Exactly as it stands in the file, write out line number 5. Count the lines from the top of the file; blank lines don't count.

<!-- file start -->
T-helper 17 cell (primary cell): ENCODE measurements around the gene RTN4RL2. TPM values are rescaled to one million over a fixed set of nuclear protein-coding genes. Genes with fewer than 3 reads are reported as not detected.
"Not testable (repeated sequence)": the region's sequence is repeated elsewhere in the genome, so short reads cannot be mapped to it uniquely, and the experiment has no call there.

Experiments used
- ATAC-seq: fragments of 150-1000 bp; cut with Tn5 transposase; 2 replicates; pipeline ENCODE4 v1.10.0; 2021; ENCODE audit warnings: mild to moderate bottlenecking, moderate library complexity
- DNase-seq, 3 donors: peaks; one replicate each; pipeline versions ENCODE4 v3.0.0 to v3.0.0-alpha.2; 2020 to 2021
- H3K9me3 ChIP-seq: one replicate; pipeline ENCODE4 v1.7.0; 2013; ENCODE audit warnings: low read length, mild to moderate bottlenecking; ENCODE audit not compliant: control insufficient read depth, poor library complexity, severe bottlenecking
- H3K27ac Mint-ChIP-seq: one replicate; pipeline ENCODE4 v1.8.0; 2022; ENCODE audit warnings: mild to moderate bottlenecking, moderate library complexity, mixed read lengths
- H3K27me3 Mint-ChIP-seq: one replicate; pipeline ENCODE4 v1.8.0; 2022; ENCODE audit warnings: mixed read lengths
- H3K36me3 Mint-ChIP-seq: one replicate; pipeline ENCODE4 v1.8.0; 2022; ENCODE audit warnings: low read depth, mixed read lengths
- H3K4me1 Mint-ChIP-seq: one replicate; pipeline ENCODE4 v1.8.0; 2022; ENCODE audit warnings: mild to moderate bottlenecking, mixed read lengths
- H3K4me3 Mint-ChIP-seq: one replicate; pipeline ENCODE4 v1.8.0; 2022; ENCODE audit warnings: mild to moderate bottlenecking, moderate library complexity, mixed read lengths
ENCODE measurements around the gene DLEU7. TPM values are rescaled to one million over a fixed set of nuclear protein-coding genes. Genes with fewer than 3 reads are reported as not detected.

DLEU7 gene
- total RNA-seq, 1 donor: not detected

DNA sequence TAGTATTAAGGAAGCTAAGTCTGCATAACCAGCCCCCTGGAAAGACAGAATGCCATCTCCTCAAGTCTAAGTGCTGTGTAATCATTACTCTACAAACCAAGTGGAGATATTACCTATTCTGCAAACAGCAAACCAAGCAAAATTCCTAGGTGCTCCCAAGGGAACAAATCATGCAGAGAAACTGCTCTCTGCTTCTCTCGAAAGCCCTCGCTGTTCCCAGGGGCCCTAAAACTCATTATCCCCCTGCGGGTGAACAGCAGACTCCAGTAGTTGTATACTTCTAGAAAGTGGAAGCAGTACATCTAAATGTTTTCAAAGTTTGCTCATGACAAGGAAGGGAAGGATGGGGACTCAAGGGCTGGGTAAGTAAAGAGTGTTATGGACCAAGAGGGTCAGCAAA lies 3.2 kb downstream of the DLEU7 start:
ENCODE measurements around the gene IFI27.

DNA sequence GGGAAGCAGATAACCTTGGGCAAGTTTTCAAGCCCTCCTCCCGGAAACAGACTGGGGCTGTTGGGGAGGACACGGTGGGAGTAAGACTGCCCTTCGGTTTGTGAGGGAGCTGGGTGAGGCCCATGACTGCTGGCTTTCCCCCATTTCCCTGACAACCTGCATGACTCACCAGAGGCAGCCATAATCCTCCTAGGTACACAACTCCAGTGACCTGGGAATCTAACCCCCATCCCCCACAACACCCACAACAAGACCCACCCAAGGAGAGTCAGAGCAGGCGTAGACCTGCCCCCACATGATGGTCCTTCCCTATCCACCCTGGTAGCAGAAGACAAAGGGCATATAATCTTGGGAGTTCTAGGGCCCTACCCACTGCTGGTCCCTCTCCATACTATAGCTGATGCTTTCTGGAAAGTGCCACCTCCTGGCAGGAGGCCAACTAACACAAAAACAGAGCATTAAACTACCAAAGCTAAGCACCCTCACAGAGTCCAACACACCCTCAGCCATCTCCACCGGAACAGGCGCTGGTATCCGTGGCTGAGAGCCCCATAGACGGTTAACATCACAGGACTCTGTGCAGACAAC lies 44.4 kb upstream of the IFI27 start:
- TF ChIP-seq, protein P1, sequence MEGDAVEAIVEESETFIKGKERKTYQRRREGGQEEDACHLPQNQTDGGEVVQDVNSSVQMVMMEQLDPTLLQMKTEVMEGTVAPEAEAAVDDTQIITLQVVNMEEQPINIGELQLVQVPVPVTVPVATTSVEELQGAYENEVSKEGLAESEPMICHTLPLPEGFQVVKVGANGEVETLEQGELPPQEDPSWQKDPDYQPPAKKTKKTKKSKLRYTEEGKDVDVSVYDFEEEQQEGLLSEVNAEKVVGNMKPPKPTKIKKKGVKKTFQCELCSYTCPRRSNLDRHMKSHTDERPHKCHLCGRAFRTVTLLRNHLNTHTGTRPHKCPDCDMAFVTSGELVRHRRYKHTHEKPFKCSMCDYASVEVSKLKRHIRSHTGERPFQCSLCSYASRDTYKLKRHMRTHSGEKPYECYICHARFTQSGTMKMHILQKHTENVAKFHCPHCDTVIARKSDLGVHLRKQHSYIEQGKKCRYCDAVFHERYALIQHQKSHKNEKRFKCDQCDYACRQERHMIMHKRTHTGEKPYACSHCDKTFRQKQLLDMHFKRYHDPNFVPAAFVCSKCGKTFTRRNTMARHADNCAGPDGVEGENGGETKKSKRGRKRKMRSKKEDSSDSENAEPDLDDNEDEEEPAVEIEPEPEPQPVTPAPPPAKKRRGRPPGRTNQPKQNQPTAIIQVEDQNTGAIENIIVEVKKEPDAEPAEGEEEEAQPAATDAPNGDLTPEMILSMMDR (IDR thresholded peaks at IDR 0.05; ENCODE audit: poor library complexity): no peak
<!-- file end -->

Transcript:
- DNase-seq, 3 donors: peaks; one replicate each; pipeline versions ENCODE4 v3.0.0 to v3.0.0-alpha.2; 2020 to 2021